Mil­i­tary readi­ness

The Washington Times Weekly - - Editorials -

In a long-over­due pol­icy re­ver­sal, De­fense Sec­re­tary Robert Gates an­nounced Jan. 11 that the Bush ad­min­is­tra­tion would fi­nally be­gin in­creas­ing the sizes of the ac­tive-duty Army and Marine Corps on a per­ma­nent ba­sis. Al­to­gether, the mil­i­tary will per­ma­nently add 92,000 ac­tive-duty troops to the Army (65,000) and the Marine Corps (25,000). That is a good start.

The Army will rise to 547,000 sol­diers, and the Marine Corps will have an even­tual end-strength of 202,000 Marines. The Army’s pro­jected to­tal of 547,000 sol­diers com­pares to a postViet­nam/Cold War av­er­age of 777,000 sol­diers (1975-89) and a post-Cold War de­mo­bi­lized force that av­er­aged 485,000 sol­diers (1996-02). Dur­ing the same pe­ri­ods, ac­tive-duty Marines av­er­aged 194,000 (1975-89) and 174,000 (1996-02)

Com­pared to this year, when its end­strength will reach 512,000, the Army will add only 35,000 troops (or fewer than 7 per­cent). That is be­cause 30,000 (or nearly half) of the to­tal per­ma­nent in­crease of 65,000 in the Army will have al­ready been added by the end of this year. Pre­vi­ously, that in­cre­ment of 30,000 troops was clas­si­fied as a tem­po­rary in­crease. The new pol­icy makes that “tem­po­rary” in­crease per­ma­nent. Amaz­ingly, three years af­ter the war in Iraq be­gan and the Army’s de­ploy­men­treadi­ness sit­u­a­tion had al­ready reached a cri­sis, the 2006 Qua­dren­nial De­fense Re­view (QDR) ac­tu­ally pro­jected elim­i­nat­ing the 30,000 tem­po­rary troops by 2011, when then-De­fense Sec­re­tary Don­ald Rums­feld ex­pected the Army to re­turn to an end-strength of 482,000.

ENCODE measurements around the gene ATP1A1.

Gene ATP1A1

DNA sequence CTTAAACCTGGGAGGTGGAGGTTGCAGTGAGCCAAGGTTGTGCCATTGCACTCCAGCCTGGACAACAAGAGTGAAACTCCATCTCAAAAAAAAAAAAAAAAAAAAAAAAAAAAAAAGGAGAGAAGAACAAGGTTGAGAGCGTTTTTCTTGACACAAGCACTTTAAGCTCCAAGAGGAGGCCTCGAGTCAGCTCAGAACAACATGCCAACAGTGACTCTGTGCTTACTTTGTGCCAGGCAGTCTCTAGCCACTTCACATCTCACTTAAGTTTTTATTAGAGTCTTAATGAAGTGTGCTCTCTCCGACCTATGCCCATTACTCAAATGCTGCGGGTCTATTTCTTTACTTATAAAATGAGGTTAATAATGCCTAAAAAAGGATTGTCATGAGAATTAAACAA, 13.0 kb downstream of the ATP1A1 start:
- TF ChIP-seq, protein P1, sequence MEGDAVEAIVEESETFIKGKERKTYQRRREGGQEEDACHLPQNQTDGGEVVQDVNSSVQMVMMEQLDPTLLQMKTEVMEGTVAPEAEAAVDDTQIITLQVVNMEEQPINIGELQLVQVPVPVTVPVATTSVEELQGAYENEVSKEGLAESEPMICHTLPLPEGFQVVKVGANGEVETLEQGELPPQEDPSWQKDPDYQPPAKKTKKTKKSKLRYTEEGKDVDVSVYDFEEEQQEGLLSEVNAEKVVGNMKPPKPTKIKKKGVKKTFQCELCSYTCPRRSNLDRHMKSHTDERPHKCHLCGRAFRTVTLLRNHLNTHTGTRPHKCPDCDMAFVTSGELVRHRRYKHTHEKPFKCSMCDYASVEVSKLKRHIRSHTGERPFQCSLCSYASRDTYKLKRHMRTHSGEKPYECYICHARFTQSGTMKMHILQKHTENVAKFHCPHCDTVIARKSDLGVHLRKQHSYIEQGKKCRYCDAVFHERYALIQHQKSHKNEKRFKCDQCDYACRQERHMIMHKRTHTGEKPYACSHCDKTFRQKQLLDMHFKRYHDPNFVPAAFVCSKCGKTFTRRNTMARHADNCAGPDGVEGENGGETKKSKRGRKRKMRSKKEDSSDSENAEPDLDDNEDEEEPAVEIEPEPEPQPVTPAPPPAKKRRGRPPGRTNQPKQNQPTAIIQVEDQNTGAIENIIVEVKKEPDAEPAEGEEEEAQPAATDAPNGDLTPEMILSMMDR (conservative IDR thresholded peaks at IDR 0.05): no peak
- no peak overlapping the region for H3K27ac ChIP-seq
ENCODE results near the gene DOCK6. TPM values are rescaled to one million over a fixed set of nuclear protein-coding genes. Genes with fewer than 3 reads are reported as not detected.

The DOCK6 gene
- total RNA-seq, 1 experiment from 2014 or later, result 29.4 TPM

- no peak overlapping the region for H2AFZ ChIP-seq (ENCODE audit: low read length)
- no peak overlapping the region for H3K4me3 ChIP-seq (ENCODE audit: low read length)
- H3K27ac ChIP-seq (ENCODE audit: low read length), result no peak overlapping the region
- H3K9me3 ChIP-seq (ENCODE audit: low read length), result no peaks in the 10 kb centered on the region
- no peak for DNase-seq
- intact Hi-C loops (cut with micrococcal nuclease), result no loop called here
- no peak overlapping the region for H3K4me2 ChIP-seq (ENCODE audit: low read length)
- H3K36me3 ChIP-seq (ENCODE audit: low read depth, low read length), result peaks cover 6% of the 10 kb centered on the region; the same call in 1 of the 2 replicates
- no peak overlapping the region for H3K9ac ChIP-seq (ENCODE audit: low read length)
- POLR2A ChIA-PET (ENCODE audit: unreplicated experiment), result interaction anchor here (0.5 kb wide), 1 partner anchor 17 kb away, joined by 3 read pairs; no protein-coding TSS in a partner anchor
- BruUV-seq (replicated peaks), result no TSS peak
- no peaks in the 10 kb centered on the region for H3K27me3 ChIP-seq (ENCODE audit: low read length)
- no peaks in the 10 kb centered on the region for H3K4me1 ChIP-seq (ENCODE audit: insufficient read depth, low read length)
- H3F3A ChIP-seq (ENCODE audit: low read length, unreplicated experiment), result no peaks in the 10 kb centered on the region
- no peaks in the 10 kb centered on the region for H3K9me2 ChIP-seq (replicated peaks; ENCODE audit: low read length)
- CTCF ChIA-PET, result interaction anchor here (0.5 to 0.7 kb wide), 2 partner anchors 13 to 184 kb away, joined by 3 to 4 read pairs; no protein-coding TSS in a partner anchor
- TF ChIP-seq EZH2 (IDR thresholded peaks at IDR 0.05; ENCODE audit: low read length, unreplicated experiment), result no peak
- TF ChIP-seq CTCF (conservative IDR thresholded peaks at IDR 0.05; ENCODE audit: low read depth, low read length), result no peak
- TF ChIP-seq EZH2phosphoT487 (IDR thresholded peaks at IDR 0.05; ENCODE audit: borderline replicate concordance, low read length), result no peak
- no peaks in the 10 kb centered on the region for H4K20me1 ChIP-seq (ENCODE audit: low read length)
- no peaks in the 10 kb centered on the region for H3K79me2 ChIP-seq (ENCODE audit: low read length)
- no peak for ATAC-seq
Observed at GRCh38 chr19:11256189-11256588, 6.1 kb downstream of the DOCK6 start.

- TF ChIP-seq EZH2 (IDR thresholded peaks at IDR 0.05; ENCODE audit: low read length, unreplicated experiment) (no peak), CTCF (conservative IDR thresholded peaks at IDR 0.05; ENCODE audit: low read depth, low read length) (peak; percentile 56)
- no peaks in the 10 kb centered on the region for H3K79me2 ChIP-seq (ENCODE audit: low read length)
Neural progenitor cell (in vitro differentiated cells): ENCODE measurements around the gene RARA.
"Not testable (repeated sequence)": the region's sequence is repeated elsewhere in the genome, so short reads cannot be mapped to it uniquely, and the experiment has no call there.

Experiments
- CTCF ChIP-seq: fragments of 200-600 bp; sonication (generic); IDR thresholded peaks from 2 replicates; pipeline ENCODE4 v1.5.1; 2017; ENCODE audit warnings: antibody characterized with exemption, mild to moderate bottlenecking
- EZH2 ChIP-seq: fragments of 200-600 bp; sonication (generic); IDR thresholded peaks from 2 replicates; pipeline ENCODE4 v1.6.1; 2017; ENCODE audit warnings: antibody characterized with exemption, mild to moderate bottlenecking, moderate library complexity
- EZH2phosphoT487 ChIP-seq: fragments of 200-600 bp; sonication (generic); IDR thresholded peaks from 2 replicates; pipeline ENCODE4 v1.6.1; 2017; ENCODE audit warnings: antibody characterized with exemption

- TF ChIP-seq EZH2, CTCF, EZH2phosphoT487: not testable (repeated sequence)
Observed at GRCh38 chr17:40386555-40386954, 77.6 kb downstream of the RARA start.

To­day’s force of 180,000 Marines in­cludes only 5,000 tem­po­rary troops, who will also be­come per­ma­nent. Hence, the even­tual per­ma­nent end­strength of the Marine Corps (202,000) will rep­re­sent a 22,000 (12 per­cent) in­crease over to­day’s to­tal.

Ac­cord­ing to Mr. Gates’ timetable, the Army plans to add 7,000 sol­diers per year over five years, and the Marine Corps will in­crease by 5,000 Marines per year un­til it reaches 202,000. Even if Congress seeks to ac­cel­er­ate that timetable, it is cer­tain that the ad­di­tional forces still would not be avail­able in suf­fi­cient quan­ti­ties soon enough to solve the Pen­tagon’s readi­ness cri­sis. There­fore, Mr. Gates an­nounced a sec­ond pol­icy shift. This in­volves the in­vol­un­tary mo­bi­liza­tion of the Army Na­tional Guard and the Army Re­serve. The new pol­icy will limit an in­vol­un­tary de­ploy­ment to one year, but it elim­i­nates, at least for now, the five-year pe­riod of de­mo­bi­liza­tion. That means that tens of thou­sands Guards­men and Re­servists who were mo­bi­lized as re­cently as two and three years ago can ex­pect to re­turn to Iraq and Afghanistan in the not-too-dis­tant fu­ture.

Newspapers in English

Newspapers from USA

© PressReader. All rights reserved.